The Language of Thought Hypothesis (LOTH) is an empirical thesis about thought and thinking. For their explication, it postulates a physically realized system of representations that have a combinatorial syntax (and semantics) such that operations on representations are causally sensitive only to the syntactic properties of representations. According to LOTH, thought is, roughly, the tokening of a representation that has a syntactic (constituent) structure with an appropriate semantics. Thinking thus consists in syntactic operations defined over representations. Most of the (...)
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  27. William E. S. McNeill (2012). Embodiment and the Perceptual Hypothesis. Philosophical Quarterly 62 (247):569 - 591.score: 24.0
    The Perceptual Hypothesis is that we sometimes see, and thereby have non-inferential knowledge of, others' mental features. The Perceptual Hypothesis opposes Inferentialism, which is the view that our knowledge of others' mental features is always inferential. The claim that some mental features are embodied is the claim that some mental features are realised by states or processes that extend beyond the brain. The view I discuss here is that the Perceptual Hypothesis is plausible if, but only if, (...)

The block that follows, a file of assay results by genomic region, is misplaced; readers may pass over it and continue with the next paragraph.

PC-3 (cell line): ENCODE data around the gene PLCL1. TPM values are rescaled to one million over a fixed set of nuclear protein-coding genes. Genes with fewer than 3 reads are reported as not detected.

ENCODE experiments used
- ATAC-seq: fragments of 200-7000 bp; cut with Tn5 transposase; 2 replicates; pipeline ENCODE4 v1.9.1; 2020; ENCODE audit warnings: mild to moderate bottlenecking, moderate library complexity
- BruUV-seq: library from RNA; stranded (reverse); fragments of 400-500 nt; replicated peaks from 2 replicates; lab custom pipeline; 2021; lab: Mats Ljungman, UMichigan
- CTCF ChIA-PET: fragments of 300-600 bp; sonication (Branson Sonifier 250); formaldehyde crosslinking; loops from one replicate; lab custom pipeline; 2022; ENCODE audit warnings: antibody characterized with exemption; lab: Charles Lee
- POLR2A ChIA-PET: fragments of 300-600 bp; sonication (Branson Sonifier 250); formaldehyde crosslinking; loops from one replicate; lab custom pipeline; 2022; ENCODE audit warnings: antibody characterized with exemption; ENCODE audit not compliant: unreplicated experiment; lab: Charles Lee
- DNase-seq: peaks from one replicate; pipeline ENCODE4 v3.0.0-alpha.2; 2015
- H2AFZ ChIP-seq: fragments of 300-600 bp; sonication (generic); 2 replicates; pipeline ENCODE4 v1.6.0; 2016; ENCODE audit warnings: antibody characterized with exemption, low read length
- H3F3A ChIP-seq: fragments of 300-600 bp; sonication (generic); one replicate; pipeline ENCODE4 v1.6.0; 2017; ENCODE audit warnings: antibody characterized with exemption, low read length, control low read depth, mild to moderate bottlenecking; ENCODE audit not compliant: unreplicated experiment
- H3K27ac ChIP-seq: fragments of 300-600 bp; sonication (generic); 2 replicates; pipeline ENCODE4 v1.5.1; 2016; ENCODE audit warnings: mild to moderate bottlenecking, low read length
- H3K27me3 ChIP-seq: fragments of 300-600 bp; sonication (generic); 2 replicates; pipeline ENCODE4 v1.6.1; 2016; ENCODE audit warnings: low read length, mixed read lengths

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  28. Bence Nanay (2009). Imagining, Recognizing and Discriminating: Reconsidering the Ability Hypothesis. Philosophy and Phenomenological Research 79 (3):699-717.score: 24.0
    According to the Ability Hypothesis, knowing what it is like to have experience E is just having the ability to imagine or recognize or remember having experience E. I examine various versions of the Ability Hypothesis and point out that they all face serious objections. Then I propose a new version that is not vulnerable to these objections: knowing what it is like to experience E is having the ability todiscriminate imagining or having experience E from imagining or (...)
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  29. Gunnar Björnsson (2011). Joint Responsibility Without Individual Control: Applying the Explanation Hypothesis. In Jeroen van den Hoven, Ibo van de Poel & Nicole Vincent (eds.), Compatibilist Responsibility: beyond free will and determinism. Springer.score: 24.0
    This paper introduces a new family of cases where agents are jointly morally responsible for outcomes over which they have no individual control, a family that resists standard ways of understanding outcome responsibility. First, the agents in these cases do not individually facilitate the outcomes and would not seem individually responsible for them if the other agents were replaced by non-agential causes. This undermines attempts to understand joint responsibility as overlapping individual responsibility; the responsibility in question is essentially joint. Second, (...)